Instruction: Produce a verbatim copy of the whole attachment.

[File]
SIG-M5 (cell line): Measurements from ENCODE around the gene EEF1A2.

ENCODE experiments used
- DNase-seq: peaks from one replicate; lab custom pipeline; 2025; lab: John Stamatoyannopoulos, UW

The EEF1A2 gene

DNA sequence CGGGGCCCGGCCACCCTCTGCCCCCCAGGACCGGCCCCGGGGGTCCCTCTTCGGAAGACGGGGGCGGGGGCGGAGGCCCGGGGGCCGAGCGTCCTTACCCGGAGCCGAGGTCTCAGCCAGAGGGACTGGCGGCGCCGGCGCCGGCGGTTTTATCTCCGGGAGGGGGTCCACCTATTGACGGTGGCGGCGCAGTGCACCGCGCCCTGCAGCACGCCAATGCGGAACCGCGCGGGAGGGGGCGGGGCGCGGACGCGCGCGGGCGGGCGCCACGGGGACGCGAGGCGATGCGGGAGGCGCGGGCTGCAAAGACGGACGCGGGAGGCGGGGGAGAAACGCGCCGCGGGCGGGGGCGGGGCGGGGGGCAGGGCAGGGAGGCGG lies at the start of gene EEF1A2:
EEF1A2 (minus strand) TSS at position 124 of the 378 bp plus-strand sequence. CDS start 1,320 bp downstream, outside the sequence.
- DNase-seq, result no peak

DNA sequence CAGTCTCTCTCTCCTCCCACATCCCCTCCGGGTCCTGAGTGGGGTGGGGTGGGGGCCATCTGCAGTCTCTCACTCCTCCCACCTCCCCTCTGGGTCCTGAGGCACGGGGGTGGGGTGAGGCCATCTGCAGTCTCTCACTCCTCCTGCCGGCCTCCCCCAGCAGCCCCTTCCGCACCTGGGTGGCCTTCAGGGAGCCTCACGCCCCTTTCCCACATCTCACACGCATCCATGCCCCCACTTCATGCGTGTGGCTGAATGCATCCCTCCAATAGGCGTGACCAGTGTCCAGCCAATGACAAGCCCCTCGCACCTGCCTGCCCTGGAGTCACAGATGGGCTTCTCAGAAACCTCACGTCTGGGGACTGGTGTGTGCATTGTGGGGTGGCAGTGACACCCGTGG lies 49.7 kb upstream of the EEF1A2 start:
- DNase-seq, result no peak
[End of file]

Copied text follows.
SIG-M5 (cell line): Measurements from ENCODE around the gene EEF1A2.

ENCODE experiments used
- DNase-seq: peaks from one replicate; lab custom pipeline; 2025; lab: John Stamatoyannopoulos, UW

The EEF1A2 gene

DNA sequence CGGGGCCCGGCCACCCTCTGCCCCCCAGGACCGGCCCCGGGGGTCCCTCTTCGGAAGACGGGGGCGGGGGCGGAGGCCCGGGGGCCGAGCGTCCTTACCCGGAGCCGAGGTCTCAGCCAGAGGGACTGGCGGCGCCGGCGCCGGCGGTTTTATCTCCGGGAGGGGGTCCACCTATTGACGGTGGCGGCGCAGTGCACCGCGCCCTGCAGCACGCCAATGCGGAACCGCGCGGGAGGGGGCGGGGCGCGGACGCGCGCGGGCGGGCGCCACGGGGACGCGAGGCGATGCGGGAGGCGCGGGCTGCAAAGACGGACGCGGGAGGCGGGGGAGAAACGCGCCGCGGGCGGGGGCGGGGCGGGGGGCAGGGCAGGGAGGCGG lies at the start of gene EEF1A2:
EEF1A2 (minus strand) TSS at position 124 of the 378 bp plus-strand sequence. CDS start 1,320 bp downstream, outside the sequence.
- DNase-seq, result no peak

DNA sequence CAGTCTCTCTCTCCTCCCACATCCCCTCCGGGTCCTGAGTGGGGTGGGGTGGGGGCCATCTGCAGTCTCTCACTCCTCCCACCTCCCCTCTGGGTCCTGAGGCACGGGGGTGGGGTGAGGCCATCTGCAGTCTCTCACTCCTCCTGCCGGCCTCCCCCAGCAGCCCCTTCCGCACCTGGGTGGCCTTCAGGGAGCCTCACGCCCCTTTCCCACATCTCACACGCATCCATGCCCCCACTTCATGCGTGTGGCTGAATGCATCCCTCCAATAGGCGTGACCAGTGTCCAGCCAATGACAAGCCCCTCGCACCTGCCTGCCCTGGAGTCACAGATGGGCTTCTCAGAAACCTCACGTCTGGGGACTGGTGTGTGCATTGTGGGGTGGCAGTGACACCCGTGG lies 49.7 kb upstream of the EEF1A2 start:
- DNase-seq, result no peak